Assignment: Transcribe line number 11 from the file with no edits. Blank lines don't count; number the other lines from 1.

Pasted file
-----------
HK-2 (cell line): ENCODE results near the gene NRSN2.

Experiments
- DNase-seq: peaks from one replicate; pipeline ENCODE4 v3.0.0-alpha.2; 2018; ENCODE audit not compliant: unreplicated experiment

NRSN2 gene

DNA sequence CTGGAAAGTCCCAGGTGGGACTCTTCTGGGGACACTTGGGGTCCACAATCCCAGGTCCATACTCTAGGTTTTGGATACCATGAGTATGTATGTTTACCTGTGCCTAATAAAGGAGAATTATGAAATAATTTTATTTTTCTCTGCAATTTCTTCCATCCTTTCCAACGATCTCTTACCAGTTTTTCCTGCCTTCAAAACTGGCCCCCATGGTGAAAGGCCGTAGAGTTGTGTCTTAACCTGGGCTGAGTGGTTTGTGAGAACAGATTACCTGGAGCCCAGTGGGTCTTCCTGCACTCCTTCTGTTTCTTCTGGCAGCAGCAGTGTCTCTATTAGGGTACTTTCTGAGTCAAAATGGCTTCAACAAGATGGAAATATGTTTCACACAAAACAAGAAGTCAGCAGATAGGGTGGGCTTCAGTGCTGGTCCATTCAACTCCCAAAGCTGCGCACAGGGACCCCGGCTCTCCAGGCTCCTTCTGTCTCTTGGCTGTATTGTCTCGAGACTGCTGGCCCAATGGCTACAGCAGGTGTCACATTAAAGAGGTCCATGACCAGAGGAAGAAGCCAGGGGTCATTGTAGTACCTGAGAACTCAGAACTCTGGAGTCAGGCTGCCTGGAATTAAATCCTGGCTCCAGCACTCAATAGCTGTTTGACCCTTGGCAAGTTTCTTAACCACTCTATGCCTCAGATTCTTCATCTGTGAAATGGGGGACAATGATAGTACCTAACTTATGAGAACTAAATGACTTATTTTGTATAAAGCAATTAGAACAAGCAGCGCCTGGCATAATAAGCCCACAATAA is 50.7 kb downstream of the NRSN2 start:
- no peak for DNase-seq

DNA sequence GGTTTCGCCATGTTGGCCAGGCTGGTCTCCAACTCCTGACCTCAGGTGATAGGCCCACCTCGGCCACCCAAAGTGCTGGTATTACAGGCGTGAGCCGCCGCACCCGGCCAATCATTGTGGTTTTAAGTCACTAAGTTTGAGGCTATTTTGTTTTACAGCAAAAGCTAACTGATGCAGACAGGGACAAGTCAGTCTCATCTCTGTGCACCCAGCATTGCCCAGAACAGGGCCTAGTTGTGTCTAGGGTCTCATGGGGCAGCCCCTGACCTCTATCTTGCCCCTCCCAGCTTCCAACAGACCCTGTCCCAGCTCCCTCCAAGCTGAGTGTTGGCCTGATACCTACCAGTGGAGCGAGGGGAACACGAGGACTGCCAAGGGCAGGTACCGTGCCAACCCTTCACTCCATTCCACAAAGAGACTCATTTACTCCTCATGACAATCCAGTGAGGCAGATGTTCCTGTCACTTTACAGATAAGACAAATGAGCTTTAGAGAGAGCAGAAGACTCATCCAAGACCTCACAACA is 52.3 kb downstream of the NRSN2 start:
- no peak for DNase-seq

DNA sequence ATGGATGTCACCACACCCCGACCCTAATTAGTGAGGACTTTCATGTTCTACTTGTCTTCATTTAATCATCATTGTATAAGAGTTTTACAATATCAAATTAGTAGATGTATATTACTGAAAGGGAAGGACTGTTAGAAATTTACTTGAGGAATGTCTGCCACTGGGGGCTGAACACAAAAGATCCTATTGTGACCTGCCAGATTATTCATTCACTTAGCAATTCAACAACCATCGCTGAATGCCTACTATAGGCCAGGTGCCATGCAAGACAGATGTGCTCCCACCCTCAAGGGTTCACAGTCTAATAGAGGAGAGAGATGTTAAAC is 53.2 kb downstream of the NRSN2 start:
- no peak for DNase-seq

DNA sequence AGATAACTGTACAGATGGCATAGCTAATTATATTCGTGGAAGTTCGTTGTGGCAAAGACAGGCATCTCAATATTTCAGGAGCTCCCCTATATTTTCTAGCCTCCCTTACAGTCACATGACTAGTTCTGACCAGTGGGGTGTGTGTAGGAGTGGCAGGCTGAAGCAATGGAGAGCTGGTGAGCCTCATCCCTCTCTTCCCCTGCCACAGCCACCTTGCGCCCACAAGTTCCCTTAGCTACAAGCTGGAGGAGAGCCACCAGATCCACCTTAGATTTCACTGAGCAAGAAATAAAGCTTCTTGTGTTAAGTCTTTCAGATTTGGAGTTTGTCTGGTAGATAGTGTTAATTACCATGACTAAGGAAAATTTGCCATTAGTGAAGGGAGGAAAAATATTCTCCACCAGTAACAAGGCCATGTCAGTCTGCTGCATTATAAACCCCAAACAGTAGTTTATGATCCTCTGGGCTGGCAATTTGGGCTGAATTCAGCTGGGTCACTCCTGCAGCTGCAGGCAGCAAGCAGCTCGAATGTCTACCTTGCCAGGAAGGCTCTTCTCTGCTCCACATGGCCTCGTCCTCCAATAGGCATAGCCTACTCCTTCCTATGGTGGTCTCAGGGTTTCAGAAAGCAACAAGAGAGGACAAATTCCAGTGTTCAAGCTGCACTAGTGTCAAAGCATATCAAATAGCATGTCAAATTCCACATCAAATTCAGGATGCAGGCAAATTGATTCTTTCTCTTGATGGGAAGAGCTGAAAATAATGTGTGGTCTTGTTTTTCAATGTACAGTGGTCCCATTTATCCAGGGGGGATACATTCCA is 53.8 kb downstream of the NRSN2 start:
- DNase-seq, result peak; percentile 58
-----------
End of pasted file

DNA sequence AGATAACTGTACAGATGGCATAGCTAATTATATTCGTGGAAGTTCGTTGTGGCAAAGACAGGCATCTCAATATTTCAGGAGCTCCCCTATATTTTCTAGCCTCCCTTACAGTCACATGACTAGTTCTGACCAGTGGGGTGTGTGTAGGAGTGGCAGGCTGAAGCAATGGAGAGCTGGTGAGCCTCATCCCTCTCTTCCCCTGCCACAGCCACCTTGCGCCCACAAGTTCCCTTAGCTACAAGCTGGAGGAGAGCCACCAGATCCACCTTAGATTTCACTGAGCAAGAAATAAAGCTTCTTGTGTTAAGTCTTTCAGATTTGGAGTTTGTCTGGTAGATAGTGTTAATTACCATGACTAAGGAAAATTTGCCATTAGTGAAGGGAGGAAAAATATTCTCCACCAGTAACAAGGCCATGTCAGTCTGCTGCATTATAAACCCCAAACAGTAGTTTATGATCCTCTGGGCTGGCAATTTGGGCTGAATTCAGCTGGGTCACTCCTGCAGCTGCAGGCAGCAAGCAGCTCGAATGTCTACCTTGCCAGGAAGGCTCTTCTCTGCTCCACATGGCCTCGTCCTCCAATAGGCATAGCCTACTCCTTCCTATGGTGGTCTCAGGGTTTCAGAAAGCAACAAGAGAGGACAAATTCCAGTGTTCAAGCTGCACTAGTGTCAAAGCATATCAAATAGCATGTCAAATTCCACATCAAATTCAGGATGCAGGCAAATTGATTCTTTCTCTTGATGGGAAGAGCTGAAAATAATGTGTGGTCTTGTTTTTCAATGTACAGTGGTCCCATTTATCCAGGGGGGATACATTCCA is 53.8 kb downstream of the NRSN2 start: